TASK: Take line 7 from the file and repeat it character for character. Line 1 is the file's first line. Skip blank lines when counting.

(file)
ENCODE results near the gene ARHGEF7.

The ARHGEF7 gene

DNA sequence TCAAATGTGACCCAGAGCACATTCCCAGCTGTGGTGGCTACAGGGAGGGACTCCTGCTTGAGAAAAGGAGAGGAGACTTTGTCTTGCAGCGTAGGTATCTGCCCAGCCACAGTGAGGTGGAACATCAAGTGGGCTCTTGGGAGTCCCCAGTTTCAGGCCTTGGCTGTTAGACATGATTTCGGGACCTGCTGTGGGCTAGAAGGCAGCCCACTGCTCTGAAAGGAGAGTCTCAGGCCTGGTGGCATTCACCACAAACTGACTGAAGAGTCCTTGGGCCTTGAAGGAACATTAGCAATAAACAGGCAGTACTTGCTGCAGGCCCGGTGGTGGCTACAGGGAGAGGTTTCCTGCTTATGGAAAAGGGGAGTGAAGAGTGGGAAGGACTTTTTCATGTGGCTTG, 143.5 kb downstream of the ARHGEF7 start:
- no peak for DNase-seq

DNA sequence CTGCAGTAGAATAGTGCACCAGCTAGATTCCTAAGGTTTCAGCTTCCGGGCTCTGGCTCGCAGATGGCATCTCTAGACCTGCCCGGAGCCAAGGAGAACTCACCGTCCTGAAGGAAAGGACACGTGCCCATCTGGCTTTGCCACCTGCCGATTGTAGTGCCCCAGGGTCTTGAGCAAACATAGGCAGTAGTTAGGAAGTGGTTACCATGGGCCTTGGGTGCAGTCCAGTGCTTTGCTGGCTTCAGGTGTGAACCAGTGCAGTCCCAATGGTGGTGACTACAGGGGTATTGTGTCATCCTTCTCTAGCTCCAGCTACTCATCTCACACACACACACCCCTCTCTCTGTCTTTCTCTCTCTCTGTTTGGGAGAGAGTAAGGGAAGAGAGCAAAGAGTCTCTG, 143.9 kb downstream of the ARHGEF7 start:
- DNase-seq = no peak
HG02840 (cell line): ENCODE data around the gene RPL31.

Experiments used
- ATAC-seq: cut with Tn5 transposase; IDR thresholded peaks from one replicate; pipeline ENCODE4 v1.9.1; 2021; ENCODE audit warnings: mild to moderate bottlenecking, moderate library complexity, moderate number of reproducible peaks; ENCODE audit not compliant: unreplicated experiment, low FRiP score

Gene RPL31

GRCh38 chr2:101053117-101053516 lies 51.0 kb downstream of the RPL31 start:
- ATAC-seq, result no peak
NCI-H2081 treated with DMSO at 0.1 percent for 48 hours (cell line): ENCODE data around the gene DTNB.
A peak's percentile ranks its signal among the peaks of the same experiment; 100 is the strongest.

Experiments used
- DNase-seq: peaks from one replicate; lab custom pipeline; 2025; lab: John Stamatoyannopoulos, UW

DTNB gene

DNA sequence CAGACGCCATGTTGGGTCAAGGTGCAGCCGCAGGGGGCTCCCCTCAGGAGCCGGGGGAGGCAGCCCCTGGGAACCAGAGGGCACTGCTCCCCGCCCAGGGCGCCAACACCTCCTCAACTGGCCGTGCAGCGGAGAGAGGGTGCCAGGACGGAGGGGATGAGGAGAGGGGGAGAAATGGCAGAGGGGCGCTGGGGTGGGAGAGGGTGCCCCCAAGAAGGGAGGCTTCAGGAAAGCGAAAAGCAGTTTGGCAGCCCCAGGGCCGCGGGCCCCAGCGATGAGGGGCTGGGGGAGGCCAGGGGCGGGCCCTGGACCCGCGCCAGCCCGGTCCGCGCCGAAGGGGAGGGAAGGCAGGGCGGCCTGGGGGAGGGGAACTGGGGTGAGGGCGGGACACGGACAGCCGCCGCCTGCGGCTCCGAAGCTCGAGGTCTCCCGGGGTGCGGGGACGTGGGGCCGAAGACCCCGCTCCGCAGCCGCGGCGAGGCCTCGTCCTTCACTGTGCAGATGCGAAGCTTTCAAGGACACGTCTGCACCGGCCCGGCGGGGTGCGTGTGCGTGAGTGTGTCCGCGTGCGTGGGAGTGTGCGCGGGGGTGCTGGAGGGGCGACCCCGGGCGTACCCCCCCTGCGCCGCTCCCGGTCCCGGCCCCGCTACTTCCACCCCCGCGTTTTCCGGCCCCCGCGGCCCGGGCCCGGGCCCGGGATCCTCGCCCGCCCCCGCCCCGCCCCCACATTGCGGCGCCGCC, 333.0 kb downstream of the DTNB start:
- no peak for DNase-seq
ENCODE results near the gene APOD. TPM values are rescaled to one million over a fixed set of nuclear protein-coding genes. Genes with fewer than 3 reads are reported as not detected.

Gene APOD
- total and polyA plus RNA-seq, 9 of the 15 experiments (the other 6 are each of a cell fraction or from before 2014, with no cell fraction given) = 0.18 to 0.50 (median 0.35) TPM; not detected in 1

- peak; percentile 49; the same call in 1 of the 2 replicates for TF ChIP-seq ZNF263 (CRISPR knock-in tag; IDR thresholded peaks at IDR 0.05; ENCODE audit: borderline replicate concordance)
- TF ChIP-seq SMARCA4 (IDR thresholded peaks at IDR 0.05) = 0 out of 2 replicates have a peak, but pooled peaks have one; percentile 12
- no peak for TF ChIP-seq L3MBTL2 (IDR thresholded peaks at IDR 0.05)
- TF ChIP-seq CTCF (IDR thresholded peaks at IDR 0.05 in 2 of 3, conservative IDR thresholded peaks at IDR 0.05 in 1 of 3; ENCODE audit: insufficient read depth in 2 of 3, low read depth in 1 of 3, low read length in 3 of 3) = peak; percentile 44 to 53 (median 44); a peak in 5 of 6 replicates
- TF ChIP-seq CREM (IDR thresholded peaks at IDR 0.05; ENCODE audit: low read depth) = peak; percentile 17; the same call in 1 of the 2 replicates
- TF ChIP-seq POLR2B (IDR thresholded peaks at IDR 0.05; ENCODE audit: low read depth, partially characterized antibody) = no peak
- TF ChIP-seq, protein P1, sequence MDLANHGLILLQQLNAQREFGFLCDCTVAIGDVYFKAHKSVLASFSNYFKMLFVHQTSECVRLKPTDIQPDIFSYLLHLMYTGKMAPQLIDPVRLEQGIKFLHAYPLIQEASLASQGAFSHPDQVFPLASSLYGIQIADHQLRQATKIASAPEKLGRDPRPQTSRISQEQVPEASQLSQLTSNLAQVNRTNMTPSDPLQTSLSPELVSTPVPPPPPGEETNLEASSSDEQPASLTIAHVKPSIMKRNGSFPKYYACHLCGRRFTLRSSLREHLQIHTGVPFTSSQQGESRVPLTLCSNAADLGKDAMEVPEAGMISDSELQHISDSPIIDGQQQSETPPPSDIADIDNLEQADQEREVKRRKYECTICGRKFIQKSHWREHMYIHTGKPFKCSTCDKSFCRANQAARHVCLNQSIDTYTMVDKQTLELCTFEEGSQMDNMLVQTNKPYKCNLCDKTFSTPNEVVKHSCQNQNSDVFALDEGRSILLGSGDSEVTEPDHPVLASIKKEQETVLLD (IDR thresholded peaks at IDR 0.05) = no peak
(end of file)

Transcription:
HG02840 (cell line): ENCODE data around the gene RPL31.